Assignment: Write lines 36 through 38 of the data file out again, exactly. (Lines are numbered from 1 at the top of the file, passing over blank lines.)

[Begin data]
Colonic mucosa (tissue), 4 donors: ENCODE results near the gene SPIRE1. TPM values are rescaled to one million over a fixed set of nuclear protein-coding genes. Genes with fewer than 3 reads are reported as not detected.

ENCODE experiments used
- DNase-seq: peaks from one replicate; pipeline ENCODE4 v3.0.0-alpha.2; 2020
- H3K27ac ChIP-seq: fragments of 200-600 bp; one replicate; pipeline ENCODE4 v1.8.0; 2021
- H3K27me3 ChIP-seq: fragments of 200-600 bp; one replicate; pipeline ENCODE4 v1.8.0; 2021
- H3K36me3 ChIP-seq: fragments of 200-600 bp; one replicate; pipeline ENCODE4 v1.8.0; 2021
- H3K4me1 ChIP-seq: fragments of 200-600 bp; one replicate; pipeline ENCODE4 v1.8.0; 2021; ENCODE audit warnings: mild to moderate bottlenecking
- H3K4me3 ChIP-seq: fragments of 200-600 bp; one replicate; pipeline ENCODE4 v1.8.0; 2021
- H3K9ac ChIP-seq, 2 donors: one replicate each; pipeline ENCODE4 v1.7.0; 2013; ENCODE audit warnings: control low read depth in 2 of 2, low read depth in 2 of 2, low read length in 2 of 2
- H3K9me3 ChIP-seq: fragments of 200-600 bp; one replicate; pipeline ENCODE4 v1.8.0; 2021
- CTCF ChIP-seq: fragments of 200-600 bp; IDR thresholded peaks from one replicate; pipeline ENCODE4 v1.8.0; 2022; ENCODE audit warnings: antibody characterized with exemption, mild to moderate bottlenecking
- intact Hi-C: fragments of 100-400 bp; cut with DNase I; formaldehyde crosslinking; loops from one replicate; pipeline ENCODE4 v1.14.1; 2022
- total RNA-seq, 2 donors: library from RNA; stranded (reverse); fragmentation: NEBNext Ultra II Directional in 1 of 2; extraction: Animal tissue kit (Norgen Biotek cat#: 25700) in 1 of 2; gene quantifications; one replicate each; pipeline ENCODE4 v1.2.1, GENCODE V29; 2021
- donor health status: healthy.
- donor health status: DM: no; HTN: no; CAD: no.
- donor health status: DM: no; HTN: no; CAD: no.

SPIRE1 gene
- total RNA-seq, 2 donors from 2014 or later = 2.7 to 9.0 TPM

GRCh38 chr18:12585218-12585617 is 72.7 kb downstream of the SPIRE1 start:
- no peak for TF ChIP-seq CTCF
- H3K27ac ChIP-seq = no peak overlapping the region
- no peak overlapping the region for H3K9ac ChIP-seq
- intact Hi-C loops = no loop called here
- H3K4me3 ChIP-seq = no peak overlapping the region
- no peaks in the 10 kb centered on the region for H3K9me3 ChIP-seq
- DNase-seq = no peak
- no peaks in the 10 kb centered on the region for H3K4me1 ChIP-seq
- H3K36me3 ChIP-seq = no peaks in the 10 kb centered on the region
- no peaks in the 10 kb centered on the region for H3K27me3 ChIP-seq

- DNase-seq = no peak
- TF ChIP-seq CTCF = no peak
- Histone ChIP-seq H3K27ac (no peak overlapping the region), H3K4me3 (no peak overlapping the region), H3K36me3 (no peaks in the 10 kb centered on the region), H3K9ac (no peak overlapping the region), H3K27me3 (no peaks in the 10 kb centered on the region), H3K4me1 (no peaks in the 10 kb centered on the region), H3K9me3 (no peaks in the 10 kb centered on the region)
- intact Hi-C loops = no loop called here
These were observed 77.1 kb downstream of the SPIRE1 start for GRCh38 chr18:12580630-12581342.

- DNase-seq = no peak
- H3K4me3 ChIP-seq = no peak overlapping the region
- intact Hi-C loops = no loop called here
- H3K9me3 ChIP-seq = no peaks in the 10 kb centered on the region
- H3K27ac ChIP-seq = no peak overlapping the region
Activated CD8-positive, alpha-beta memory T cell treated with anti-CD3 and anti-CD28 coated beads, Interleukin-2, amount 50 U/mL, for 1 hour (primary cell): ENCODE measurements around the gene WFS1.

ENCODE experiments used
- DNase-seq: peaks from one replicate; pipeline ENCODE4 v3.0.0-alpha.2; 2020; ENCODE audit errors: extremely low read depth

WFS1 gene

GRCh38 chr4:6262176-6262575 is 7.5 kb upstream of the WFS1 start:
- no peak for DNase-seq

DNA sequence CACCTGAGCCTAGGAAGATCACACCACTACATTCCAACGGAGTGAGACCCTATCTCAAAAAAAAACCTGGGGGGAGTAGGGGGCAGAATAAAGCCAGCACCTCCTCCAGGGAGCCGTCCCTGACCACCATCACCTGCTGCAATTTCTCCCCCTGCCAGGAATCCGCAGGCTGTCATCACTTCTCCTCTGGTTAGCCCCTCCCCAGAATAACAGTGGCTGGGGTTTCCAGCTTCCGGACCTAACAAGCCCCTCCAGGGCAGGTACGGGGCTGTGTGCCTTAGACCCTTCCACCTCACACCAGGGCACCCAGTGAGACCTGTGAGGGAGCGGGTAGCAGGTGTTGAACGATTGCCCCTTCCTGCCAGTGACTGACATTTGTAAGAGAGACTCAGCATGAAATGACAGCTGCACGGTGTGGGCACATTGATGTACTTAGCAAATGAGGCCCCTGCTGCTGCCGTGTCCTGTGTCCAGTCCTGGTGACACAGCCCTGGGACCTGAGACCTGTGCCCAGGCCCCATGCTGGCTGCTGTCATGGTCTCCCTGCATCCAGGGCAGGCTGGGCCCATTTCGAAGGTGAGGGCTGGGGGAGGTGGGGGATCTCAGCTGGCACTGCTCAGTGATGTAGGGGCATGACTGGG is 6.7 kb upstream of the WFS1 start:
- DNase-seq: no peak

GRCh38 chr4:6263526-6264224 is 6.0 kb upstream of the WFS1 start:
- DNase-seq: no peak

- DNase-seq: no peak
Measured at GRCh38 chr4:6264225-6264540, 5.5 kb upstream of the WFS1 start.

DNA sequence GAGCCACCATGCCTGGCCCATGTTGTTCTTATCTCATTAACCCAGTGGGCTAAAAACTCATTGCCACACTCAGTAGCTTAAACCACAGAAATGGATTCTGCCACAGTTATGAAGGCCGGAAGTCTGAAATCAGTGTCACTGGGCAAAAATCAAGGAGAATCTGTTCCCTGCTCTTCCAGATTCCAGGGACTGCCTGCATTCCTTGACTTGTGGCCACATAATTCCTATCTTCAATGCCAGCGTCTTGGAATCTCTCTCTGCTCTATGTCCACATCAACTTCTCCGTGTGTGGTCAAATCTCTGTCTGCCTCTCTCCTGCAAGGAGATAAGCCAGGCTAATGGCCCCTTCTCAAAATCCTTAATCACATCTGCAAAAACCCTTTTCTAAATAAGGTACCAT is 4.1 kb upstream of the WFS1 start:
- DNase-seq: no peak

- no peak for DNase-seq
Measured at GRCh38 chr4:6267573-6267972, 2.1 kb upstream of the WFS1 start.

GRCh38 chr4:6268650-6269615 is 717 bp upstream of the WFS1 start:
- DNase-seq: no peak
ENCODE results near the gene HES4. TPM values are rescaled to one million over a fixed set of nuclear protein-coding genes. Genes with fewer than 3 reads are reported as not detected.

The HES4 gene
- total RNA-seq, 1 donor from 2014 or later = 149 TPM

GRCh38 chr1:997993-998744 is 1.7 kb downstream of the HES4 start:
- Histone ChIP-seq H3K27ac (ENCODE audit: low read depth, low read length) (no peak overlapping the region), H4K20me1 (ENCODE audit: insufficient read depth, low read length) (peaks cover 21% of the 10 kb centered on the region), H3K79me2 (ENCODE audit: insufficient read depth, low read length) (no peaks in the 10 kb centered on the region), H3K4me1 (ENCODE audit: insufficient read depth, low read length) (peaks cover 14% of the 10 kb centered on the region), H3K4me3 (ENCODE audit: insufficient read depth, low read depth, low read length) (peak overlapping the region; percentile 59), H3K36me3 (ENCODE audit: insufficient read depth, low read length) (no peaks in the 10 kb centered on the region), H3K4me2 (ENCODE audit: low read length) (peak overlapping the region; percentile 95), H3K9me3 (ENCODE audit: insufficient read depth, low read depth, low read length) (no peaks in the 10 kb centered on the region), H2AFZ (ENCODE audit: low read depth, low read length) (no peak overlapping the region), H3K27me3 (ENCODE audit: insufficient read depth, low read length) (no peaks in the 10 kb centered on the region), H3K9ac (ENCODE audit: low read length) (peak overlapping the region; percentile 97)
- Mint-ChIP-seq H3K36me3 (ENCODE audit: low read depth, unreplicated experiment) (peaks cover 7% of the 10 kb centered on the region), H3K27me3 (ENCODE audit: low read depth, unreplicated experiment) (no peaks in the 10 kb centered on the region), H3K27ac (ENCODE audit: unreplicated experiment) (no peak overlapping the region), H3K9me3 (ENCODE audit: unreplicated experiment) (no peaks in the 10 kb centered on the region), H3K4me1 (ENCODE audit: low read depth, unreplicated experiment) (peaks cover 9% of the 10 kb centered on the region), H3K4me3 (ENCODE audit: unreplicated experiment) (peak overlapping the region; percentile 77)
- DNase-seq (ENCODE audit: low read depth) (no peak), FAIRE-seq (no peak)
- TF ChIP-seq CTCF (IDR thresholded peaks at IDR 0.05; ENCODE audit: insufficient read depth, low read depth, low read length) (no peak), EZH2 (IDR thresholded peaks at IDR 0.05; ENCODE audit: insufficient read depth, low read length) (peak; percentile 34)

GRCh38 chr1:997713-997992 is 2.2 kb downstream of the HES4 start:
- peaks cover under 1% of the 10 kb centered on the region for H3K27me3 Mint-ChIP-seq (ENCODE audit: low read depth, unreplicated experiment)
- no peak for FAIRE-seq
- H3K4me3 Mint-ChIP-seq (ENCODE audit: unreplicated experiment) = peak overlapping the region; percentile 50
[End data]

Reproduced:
- H3K4me3 ChIP-seq = no peak overlapping the region
- intact Hi-C loops = no loop called here
- H3K9me3 ChIP-seq = no peaks in the 10 kb centered on the region